Any unscheduled school cancellation or shift to remote learning places a burden on families. Parents and guardians, many of whom work outside the home, must make childcare arrangements, often at the last minute, or call in sick to their own jobs. Many American workers do not have flexible work schedules or workplaces where they can bring their children safely or without reprimand. Leaving kids home alone can be dangerous—or, depending on the child’s age and state laws, even illegal.

While virtual learning, in theory, seems like it would offer some structure and routine and be easier for parents and guardians than a free snow day, as the New York City Public Schools discovered, technology isn’t the most dependable babysitter.

During the February storm, many students, families, educators, and even administrators were unable to log on, an issue the city attributed to a tech contractor. When virtual learning technology fails, parents and guardians must become de facto IT specialists, trying to troubleshoot problems for frustrated children while balancing their own work responsibilities.

Public libraries, already strapped by attacks to free speech while serving more and more as essential shelters, saw a flood of students without internet access at home hoping to log on. Some nonprofits and organizations formed at the start of the pandemic to help bridge the digital divide and assist children without internet have shut down, or stopped offering free computers or access. And on February 8, the Affordable Connectivity Program, which helped 23 million Americans afford internet access, started ramping down. New users can no longer sign up, and existing users will soon see their bills skyrocket.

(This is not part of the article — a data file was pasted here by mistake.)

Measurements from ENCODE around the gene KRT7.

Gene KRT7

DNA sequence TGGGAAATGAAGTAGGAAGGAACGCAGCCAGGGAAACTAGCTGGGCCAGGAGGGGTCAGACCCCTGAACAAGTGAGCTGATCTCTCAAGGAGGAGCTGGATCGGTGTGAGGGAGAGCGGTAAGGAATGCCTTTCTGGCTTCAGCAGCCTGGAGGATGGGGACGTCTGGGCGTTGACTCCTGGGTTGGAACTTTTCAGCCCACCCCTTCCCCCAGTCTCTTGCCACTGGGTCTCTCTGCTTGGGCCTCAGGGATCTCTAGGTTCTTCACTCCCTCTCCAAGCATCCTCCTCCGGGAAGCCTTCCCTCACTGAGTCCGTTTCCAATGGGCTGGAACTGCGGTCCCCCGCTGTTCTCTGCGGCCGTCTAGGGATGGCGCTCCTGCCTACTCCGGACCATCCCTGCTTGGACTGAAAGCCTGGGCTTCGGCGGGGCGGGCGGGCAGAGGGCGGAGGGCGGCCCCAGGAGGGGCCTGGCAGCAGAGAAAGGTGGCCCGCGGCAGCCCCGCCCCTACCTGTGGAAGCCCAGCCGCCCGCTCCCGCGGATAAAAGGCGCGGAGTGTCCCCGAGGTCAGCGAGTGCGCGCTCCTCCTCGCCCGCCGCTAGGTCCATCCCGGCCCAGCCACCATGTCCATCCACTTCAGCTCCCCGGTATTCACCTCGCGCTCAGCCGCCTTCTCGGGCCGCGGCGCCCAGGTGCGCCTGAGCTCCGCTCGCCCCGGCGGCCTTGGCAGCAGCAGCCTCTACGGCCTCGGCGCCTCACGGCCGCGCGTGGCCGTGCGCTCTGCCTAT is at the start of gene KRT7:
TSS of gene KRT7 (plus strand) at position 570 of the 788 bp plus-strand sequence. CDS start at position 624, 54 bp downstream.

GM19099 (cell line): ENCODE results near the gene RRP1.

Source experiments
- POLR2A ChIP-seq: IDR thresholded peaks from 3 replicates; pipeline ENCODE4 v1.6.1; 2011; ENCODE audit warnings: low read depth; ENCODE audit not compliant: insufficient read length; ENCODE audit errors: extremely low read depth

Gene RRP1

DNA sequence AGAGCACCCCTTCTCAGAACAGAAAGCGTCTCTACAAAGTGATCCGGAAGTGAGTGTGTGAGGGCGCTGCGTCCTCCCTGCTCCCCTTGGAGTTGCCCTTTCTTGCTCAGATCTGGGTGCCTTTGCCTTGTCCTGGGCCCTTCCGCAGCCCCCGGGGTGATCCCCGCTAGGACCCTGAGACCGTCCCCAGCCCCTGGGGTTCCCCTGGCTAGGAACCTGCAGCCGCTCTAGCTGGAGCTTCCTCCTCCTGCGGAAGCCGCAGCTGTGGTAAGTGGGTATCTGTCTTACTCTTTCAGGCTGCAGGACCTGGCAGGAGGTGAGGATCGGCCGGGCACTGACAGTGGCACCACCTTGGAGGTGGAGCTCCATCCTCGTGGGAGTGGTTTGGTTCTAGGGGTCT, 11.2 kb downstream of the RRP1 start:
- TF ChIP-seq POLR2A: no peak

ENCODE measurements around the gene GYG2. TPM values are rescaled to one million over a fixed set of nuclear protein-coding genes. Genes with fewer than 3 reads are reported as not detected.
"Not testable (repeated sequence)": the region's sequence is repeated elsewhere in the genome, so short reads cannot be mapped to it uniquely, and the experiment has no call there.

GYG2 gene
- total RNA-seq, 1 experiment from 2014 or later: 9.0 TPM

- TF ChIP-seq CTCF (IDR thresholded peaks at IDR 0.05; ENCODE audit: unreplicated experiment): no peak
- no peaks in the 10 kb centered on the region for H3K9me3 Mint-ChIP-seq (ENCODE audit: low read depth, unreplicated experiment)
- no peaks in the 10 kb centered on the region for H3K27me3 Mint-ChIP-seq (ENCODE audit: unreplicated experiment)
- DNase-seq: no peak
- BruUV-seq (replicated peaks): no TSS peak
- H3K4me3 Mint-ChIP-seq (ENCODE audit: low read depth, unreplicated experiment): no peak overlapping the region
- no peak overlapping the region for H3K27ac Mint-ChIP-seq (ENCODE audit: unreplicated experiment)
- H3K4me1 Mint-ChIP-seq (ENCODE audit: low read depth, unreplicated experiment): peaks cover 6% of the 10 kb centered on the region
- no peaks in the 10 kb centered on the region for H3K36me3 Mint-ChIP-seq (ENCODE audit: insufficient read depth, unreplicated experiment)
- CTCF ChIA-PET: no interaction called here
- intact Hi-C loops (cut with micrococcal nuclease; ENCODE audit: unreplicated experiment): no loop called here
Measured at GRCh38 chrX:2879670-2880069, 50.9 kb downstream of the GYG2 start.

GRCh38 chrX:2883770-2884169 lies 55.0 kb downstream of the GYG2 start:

The Hill described the loss of the program as “a gut punch to prosperity” and wrote that the “removal of an internet connection could fundamentally change the destiny” of families, including whether or not a child might able to do homework or graduate.

Virtual learning days also don’t solve some other issues of snow days, including the loss of school meals, or unsafe home environments. “For some students, school is the warmest environment they know and the only place they get a nutritious meal,” James Evans, community relations coordinator for Rutherford County Schools in New Jersey, told the Daily News Journal.

While switching snow days to remote learning builds upon technology and lessons learned from the pandemic, it carries many of the same issues, especially ones rooted in inequality.

Many families seem overwhelmingly in favor of keeping snow days, and just letting kids have the time. “It’s like a mental health day for kids to just go and play,” Naveed Hasan, a parent of two in the New York Public Schools, including a four-year-old, told the AP. “It’s already enough of a challenge for parents to figure out how they are going to do their work.”